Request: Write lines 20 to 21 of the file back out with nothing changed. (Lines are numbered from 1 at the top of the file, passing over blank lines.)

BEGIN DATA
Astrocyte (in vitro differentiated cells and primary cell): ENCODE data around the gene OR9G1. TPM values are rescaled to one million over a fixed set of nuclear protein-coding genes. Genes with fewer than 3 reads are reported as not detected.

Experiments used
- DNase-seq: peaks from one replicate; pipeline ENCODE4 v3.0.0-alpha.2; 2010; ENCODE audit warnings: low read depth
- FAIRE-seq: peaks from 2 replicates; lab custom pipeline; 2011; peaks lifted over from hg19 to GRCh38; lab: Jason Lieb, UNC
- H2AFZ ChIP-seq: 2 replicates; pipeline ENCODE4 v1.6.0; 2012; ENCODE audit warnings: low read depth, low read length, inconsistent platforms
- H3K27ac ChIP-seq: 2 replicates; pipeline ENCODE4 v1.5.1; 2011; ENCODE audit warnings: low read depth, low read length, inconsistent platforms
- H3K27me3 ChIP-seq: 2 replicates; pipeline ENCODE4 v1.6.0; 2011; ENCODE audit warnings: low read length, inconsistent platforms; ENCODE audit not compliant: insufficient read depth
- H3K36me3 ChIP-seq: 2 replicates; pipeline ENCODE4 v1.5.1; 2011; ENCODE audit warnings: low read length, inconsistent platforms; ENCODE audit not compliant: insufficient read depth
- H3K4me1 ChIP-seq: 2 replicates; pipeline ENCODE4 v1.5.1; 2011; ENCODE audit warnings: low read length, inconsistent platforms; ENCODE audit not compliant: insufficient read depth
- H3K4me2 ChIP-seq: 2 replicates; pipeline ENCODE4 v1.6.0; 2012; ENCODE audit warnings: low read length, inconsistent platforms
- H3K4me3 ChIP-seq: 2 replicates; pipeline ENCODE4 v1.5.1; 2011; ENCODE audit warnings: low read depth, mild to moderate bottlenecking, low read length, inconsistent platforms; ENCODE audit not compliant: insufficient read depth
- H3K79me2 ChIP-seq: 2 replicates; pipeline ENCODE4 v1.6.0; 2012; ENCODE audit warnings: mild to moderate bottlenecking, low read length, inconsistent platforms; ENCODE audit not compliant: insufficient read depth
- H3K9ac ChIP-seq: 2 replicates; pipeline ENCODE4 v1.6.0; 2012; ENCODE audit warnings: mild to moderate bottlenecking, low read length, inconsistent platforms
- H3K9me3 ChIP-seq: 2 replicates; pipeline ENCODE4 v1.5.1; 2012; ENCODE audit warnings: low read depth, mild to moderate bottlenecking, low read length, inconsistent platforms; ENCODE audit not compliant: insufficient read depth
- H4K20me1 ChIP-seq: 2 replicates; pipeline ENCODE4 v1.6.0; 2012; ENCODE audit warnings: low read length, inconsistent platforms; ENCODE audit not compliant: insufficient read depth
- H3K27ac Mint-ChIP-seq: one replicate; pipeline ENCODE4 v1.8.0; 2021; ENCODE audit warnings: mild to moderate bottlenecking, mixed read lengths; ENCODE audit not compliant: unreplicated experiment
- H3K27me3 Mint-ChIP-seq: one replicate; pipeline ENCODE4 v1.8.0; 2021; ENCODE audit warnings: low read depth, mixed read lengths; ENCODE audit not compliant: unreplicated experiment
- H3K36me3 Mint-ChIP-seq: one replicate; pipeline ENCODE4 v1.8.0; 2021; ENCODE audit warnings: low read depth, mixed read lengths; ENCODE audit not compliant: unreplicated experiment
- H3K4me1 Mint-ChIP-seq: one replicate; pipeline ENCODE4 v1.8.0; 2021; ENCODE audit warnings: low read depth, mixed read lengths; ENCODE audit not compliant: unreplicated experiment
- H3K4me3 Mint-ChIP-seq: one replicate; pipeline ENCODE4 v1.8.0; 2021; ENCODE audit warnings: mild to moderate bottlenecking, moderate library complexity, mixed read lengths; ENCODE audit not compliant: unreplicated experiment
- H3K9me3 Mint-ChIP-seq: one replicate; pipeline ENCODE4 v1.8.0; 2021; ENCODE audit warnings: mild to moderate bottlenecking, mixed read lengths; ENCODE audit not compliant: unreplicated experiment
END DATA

- H3K4me3 Mint-ChIP-seq: one replicate; pipeline ENCODE4 v1.8.0; 2021; ENCODE audit warnings: mild to moderate bottlenecking, moderate library complexity, mixed read lengths; ENCODE audit not compliant: unreplicated experiment
- H3K9me3 Mint-ChIP-seq: one replicate; pipeline ENCODE4 v1.8.0; 2021; ENCODE audit warnings: mild to moderate bottlenecking, mixed read lengths; ENCODE audit not compliant: unreplicated experiment